The comparative testing of Example 1 was repeated, except the electret-charged material of the carton of this invention was a polypropylene spunbond non-woven sheet having a basis weight of 0.5 ounces per square yard (osy) which was treated as described in Example 1. The surface potential of the resulting sheet was 58 volts±54 volts positive potential. As with Example 1, qualitative observations of each comparative test showed a reduction in the amount of dust and lint particles that landed on and around the carton of this invention as compared to the control.
A tissue carton as described in connection with Example 1 was tested with a number of different dispensing opening materials in order to quantify their relative effectiveness in reducing lint during dispensing. The materials included a “Control”, which was a 1 mil low-density polyethylene film. An untreated polypropylene film, designated “PP film”, was a 50 micron polypropylene film. An untreated polypropylene spunbond material, designated “PP SB”, was a 0.5 osy spunbond sheet. An electrostatically charged polypropylene film in accordance with this invention, designated “PP film charged”, was a charged 50 micron polypropylene film having a surface potential of 5662±1300 volts. An electrostatically charged polypropylene spunbond sheet in accordance with this invention, designated “PP SB charged” was a charged 0.5 osy spunbond sheet having a surface potential of 898±159 volts positive potential. An electrostatically charged polypropylene meltblown material in accordance with this invention, designated “PP MB charged”, was a 1.0 osy polypropylene charged meltblown sheet having a surface potential of 983±113 volts. An electrostatically charged sheet in accordance with this invention, designated “358H charged”, was a 2.75 osy high loft bicomponent sheet having a surface potential of 2500±800 volts. An electrostatically charged sheet in accordance with this invention, designated “856L”, was meltblown composite sheet having a surface potential of 500±300 volts.
Each of the test materials was incorporated into the tissue carton as described in Example 1 and a standard clip of 160 tissues was dispensed at a rate of approximately one tissue every 0.5 second. During dispensing, the tissue cartons were placed in an enclosed chamber from which air is continuously drawn through a weighed lint/dust collecting filter. Any airborne lint resulting from the act of dispensing the tissues was drawn into and trapped by the filter and weighed. At the end of each test, any additional dust/lint that remained on the interior walls of the chamber was carefully brushed off into the filter. Each test was repeated five times to obtain an average result. The results of the testing are set forth in Table 2 below and are summarized in the bar chart of FIG. 6.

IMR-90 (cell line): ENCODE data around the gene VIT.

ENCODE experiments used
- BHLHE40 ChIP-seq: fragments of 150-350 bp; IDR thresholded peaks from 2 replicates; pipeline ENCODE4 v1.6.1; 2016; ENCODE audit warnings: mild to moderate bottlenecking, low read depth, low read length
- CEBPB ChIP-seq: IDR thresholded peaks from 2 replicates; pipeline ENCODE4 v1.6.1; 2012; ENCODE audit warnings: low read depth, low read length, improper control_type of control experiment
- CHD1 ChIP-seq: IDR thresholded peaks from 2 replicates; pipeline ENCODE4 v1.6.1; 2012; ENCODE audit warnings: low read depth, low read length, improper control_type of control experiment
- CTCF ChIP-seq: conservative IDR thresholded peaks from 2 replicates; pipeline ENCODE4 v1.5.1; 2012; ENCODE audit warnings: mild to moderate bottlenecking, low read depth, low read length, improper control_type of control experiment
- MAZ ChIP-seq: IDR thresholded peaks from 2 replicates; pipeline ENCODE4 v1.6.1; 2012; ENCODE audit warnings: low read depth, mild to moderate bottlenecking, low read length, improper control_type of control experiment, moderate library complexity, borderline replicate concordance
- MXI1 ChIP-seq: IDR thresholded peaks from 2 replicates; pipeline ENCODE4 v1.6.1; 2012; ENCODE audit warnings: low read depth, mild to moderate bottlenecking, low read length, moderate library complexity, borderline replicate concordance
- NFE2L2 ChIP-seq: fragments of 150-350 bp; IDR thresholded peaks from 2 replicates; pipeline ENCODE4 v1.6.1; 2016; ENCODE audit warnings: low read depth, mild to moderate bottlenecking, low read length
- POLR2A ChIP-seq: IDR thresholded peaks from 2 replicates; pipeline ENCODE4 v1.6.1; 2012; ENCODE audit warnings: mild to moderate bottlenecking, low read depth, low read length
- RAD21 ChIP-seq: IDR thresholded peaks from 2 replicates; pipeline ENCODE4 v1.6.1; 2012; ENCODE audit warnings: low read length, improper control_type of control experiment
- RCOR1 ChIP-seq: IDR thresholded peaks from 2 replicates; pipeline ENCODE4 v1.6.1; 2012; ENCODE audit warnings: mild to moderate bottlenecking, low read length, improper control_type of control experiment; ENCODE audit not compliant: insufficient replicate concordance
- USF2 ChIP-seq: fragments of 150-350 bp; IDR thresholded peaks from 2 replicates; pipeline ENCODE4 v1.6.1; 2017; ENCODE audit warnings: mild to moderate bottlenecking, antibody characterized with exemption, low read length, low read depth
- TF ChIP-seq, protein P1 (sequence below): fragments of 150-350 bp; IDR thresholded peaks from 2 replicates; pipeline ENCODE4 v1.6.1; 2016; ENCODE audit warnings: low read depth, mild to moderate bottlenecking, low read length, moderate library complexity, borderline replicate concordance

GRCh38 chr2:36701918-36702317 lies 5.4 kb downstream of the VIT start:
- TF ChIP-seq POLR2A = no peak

|PP||PP film||PP SB||PP MB||358H||856L|
As shown, for the sample materials for which an untreated material and a charged material were compared (“PP film” and “PP SB”), the charged material produced a lower amount of lint. The “PP MB charged” material produced even lower amounts of lint. Interestingly, the “358H charged” sample and the “856L charged” samples showed an increase in lint as compared to the control. This is attributed to the greater texture of these two materials relative to the Control, which is believed to have caused these two materials to actually increase the emission of lint during dispensing. Although no control was available to test, it is believed the uncharged control for these two materials would have exhibited even greater amounts of lint emission during dispensing.
It will be appreciated that the foregoing description and examples are given for purposes of illustration only and are not to be construed as limiting the scope of this invention, which is defined by the following claims and all equivalents thereto.